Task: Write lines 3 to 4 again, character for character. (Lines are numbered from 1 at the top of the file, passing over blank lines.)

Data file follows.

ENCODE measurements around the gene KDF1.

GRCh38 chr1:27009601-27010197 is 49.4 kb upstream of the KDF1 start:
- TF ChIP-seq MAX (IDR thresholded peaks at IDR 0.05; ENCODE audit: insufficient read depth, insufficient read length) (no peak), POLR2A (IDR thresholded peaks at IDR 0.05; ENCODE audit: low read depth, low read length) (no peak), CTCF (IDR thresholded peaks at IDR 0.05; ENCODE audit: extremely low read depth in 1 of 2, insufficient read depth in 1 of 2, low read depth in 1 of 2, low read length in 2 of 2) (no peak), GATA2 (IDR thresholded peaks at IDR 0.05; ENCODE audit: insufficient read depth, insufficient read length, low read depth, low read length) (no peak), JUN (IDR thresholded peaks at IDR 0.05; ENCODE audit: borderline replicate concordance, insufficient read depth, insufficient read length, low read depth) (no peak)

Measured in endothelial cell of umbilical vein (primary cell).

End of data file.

- TF ChIP-seq MAX (IDR thresholded peaks at IDR 0.05; ENCODE audit: insufficient read depth, insufficient read length) (no peak), POLR2A (IDR thresholded peaks at IDR 0.05; ENCODE audit: low read depth, low read length) (no peak), CTCF (IDR thresholded peaks at IDR 0.05; ENCODE audit: extremely low read depth in 1 of 2, insufficient read depth in 1 of 2, low read depth in 1 of 2, low read length in 2 of 2) (no peak), GATA2 (IDR thresholded peaks at IDR 0.05; ENCODE audit: insufficient read depth, insufficient read length, low read depth, low read length) (no peak), JUN (IDR thresholded peaks at IDR 0.05; ENCODE audit: borderline replicate concordance, insufficient read depth, insufficient read length, low read depth) (no peak)

Measured in endothelial cell of umbilical vein (primary cell).